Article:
La. lawmaker plans to re-propose bill to hold back third graders who struggle with reading
BATON ROUGE, La. (WAFB) - 41% of students in Louisiana are reading below grade level, according to the latest results from the Louisiana Educational Assessment Program.
The decline in reading scores is why Rep. Richard Nelson, R-Mandeville, is once again proposing a plan to hold back young students who struggle to read.
Nelson plans to introduce a bill that will retain a student in the third grade if they fail their state reading assessments. His original bill came just a few votes shy of gaining Senate approval during the last session.
He says Mississippi adopted a similar plan in 2013 that drastically improved their scores.
“Mississippi made this change in about 2013, and since then they’ve the highest increase in literacy in I think the country’s history,” Nelson said.
The plan is to put these kids in a special program dedicated to improving their reading.
“You get put with a highly effective teacher, you get in a special, intensive 90-minutes a day of reading instruction so that by the time the of the year rolls around, you’re reading where you need to be and you’ll have the tools to succeed moving forward,” Nelson said.
Opponents argued the bill would hold back too many students or could do more harm than good. Nelson challenged that opinion by saying only around 8% of kids would get held back under this proposal.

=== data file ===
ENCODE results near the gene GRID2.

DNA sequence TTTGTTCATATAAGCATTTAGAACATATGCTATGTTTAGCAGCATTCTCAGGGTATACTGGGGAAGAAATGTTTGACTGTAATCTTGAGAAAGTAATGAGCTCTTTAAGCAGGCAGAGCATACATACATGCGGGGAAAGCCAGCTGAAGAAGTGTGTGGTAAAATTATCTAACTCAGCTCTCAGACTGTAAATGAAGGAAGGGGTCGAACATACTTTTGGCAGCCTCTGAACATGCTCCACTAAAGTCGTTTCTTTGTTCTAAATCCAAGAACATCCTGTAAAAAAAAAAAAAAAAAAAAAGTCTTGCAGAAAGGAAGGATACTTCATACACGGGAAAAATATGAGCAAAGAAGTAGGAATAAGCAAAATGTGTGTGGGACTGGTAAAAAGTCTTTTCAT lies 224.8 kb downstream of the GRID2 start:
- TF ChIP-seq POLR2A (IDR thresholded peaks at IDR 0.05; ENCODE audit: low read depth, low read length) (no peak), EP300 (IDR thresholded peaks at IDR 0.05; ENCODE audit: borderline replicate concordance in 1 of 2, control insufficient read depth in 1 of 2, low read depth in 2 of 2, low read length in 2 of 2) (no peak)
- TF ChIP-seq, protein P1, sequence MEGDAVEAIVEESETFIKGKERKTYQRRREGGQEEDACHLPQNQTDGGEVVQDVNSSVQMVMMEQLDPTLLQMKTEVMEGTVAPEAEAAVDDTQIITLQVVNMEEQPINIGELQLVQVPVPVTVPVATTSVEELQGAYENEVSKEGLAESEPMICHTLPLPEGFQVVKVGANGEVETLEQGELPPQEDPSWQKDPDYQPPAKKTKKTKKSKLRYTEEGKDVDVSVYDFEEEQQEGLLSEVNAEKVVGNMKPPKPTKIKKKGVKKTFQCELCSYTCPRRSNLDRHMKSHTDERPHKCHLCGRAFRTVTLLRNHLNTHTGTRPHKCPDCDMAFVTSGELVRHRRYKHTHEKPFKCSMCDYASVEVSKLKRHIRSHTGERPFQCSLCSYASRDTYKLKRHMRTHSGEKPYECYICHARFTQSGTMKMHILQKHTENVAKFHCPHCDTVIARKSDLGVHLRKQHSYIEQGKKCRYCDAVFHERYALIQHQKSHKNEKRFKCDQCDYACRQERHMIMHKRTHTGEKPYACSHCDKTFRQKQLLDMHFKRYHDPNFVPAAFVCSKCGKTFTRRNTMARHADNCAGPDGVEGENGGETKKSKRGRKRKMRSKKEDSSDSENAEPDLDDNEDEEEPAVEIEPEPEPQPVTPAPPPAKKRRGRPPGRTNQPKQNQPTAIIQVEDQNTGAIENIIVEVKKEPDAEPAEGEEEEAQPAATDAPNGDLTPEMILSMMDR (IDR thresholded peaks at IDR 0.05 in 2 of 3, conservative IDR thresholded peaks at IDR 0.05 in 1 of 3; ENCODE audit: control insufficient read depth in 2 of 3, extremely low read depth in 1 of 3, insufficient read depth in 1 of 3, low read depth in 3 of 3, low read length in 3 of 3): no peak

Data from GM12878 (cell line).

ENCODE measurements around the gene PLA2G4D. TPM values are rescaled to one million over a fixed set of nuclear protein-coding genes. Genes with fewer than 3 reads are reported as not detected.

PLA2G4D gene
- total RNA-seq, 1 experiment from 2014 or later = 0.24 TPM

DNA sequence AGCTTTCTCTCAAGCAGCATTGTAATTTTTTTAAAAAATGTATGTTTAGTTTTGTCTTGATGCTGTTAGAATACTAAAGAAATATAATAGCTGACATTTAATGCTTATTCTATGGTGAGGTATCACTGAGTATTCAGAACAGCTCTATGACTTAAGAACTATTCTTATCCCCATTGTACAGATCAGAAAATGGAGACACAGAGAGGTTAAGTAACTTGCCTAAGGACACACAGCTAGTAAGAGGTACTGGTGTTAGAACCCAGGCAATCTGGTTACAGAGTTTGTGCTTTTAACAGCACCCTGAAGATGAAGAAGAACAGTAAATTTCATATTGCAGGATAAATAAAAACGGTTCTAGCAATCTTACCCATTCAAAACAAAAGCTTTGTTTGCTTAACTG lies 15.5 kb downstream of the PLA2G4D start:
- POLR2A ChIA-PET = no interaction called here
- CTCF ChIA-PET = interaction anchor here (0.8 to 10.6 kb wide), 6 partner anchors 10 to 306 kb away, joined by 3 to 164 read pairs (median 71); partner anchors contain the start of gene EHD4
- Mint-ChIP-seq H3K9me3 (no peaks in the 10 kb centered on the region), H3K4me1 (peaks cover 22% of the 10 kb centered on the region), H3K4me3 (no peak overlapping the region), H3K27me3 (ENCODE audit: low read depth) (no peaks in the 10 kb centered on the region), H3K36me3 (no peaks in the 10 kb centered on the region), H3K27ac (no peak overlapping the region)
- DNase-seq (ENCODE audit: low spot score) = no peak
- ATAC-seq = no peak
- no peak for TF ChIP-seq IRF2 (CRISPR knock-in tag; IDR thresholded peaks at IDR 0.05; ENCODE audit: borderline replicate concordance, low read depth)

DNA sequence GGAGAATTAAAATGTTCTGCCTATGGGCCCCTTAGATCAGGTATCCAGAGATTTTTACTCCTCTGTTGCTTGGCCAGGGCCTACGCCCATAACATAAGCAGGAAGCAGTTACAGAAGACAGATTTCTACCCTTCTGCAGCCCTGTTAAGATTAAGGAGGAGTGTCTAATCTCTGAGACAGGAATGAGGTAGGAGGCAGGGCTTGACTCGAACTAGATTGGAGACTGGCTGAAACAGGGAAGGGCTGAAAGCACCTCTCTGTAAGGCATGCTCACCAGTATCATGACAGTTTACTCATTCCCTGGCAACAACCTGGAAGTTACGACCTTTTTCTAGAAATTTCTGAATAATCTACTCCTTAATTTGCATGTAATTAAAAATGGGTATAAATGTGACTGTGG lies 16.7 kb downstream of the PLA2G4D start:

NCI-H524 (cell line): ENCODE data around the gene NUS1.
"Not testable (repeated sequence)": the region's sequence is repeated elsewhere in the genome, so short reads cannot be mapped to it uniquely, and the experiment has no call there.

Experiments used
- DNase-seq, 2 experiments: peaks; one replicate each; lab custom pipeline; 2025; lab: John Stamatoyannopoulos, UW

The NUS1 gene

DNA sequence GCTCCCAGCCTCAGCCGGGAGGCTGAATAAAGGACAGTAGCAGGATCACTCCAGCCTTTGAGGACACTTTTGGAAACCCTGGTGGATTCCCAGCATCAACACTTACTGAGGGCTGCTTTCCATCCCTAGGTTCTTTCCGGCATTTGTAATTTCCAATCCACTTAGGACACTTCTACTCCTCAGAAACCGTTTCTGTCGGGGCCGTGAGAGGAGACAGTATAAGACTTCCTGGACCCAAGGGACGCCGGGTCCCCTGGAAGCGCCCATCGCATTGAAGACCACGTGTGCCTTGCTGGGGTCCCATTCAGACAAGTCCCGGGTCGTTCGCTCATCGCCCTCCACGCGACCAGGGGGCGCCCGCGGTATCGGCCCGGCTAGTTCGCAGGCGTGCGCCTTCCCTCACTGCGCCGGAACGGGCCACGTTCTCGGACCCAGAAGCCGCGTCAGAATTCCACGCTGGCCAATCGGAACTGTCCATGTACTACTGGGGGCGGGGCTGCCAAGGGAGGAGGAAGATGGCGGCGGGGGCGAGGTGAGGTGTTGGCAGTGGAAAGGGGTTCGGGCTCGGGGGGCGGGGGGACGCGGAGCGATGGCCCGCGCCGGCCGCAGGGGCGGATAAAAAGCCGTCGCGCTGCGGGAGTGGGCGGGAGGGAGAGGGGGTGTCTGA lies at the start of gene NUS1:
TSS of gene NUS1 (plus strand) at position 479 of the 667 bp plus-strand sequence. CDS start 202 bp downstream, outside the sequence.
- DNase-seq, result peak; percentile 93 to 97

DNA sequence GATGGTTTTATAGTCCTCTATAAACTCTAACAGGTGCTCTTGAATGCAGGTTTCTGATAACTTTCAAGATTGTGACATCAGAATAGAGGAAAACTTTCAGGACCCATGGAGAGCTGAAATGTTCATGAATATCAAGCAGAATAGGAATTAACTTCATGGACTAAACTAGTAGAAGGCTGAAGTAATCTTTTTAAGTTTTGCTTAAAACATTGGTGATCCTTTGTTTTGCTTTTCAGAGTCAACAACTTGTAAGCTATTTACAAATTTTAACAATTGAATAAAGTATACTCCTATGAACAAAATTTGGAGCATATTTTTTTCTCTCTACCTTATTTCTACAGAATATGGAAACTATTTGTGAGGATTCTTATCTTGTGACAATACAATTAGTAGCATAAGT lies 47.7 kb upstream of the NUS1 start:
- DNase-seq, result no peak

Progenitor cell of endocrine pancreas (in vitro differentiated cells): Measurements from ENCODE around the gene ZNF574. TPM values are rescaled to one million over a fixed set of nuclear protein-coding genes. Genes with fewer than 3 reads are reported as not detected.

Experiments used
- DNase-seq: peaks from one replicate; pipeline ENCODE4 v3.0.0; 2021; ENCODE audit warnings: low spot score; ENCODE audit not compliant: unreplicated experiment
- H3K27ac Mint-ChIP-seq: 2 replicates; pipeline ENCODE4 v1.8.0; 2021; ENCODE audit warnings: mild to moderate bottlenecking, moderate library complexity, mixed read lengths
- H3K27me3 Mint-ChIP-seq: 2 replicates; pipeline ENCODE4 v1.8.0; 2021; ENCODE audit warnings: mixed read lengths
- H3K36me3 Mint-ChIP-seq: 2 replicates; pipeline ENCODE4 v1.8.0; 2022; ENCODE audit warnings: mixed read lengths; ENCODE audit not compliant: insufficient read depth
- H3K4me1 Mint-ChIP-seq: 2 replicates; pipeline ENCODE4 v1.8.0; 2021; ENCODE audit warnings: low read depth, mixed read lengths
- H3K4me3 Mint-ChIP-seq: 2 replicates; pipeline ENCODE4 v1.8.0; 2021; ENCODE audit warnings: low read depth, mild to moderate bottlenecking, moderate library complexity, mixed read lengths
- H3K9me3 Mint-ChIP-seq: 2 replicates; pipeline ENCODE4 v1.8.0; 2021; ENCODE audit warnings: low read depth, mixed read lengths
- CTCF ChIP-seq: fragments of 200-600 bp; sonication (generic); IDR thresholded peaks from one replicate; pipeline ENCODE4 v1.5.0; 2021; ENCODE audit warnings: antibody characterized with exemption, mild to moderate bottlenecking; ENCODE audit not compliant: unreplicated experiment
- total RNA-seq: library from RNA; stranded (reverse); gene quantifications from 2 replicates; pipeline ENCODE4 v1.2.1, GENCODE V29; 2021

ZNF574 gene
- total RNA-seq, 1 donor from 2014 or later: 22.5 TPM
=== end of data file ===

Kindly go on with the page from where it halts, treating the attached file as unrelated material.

“Would it be better to promote them and have them struggle with reading in school for the rest of their career? Or would you rather hold them back, get them the extra tutoring, everything they need, and then give them the tools they need to succeed moving forward,” Nelson said.
Sen. Regina Barrow agrees that something needs to be done, but she shared some concerns over Nelson’s approach.
“I don’t want any unintended consequences at the result of trying to do something good.”
Barrow expressed concerns over funding, and what would happen to handicap students under this proposal.
She also had questions about the psychological harm this could cause a child and the possibility of other resources.
“When a child fails or is held behind, if there are not enough resources to let that child know that he is not or she is not a failure, sometimes they can’t even overcome that stigma. If we’re not making sure those resources are there to help them along the way, then sometimes they can get stuck there and never really grow beyond that,” Barrow said.
Barrow says she hopes to meet with Nelson to discuss this proposal and figure out some middle ground that could satisfy both parties.
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